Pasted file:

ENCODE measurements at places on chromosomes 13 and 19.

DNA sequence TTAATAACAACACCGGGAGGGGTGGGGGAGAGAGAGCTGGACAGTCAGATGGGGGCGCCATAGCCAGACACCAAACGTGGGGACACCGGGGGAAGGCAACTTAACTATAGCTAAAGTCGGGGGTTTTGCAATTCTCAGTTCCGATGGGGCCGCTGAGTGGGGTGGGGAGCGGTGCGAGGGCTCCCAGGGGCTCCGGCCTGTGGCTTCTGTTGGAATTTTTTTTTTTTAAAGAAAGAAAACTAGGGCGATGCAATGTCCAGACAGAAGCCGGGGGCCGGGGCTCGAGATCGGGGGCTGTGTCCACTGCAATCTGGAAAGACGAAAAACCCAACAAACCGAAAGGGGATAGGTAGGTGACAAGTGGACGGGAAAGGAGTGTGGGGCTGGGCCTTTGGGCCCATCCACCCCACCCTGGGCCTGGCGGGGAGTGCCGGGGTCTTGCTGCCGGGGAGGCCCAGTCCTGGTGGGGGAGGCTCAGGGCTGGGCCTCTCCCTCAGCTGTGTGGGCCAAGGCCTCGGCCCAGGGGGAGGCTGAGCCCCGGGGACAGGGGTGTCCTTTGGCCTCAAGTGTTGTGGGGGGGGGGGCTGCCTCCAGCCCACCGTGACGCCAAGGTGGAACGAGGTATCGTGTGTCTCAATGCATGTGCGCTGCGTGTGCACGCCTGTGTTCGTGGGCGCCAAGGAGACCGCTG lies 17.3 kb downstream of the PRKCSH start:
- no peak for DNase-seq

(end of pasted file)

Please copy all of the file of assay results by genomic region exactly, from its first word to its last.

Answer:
ENCODE measurements at places on chromosomes 13 and 19.

DNA sequence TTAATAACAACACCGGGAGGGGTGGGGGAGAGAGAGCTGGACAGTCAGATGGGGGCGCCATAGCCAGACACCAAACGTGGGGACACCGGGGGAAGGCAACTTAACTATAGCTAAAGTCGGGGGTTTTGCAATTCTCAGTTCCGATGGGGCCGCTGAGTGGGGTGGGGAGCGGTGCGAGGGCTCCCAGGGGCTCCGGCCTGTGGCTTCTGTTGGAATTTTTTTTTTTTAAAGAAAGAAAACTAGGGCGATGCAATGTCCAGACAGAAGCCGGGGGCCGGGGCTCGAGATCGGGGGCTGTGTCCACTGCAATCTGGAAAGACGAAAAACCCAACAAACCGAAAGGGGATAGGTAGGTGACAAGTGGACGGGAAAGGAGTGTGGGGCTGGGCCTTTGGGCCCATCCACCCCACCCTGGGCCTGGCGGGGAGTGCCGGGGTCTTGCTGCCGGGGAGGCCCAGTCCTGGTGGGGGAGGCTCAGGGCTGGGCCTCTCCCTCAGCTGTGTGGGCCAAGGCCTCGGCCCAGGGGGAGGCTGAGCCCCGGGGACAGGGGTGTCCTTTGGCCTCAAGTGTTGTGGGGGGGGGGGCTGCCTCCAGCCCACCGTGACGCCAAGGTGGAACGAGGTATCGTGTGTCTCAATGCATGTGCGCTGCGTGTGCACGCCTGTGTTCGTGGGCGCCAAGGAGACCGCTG lies 17.3 kb downstream of the PRKCSH start:
- no peak for DNase-seq